Systematic Review and Meta-Analysis are two important tools for synthesizing and summarizing the available evidence on a research question. Both methods require a rigorous and transparent process and should be reported in a clear and comprehensive manner.

If you don’t know the difference between systematic review and meta-analysis, this article will explain what they are and help you understand how to prepare them and how they can be used in research. 

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What is a systematic review?

A systematic review is a complete and transparent evaluation of the available evidence on specific research, using a rigorous and pre-specified process to identify, select, and critically appraise relevant studies. The goal of a systematic review is to provide a summary of the current state of knowledge on a topic and to identify gaps in the existing literature.

The process typically involves a comprehensive search of multiple databases, with published and unpublished studies, a clear and pre-specified selection criterion, and a critical evaluation of the quality of the studies included. The result is a synthesis of the existing evidence that provides a basis for making informed decisions or further research.

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What is a meta-analysis?

A meta-analysis is a statistical technique that combines the results of multiple studies to arrive at a single estimate. Meta-analyses are often conducted after a systematic review has been performed, as they require a sufficient number of studies with similar designs and outcomes. The main advantage of meta-analysis is that it increases the precision and power of the findings by pooling information from multiple studies.

In a meta-analysis, the effect sizes of individual studies are combined using a weighted average, based on the sample size and precision of the effect estimate. The combination of results from multiple studies can help to address issues such as small sample size and lack of statistical power in individual studies, and can also provide a more comprehensive overview of the research on a specific topic.

It is important to note that not all systematic reviews include a meta-analysis. The decision to include a meta-analysis depends on the heterogeneity of the studies, the availability of data, and the suitability of the methods for pooling the results.

How to prepare a systematic review and meta-analysis?

Below, we will provide step-by-step instructions on how to prepare a systematic review and meta-analysis. Whether you are a researcher, student, or clinician, these steps will help you with the tools and knowledge needed to conduct the methods.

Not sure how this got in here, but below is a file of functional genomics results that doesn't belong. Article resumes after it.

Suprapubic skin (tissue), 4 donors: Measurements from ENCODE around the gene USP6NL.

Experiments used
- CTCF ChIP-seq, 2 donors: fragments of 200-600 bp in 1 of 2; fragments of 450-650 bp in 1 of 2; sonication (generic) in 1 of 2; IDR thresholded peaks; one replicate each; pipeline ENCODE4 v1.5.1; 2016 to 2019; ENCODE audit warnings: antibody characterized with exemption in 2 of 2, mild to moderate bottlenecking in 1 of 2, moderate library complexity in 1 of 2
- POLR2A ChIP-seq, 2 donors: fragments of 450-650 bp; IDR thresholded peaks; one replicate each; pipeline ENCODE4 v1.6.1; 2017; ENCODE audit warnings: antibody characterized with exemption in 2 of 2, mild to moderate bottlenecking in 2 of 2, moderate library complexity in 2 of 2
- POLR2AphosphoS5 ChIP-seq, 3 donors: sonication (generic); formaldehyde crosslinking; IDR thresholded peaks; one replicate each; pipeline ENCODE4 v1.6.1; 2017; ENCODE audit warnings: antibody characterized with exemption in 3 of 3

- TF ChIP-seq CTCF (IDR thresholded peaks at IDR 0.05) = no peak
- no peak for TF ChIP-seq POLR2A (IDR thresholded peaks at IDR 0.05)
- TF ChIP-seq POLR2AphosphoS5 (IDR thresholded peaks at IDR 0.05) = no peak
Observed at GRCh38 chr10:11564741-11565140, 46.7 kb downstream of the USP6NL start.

To prepare a systematic review, the following steps should be followed:

  • Define your research question: Clearly define the problem that you want to investigate and ensure that it is specific and important.
  • Conduct a comprehensive literature search: Use multiple databases and search engines to identify all relevant studies.
  • Screen studies for eligibility: Review the abstracts and full-text articles to determine if they meet the inclusion criteria for your systematic review.
  • Extract and synthesize data: Extract pertinent information from each eligible study, such as study design, sample size, interventions, outcomes, and results.
  • Evaluate the quality of the evidence: Assess the quality of the evidence using pre-defined criteria, such as the risk of bias, and summarize the results in a table or figure.

To prepare a meta-analysis, the following steps should be followed:

  • Identify the research question: Start by defining the research question or hypothesis that you want to address through the meta-analysis.
  • Literature search: Conduct a comprehensive search of the literature to identify all relevant studies that address your research question. Use multiple databases and search engines and make sure to include both published and unpublished studies.
  • Study selection: Evaluate the eligibility of each study for inclusion in your meta-analysis based on specific criteria such as sample size, study design, and outcome measures.
  • Data extraction: Extract data from the eligible studies, including effect sizes, sample sizes, and other relevant information. This information should be recorded in a standardized manner for use in the meta-analysis.
  • Statistical analysis: Use appropriate statistical methods to pool the data from the selected studies and compute overall effect sizes and measures of variability.

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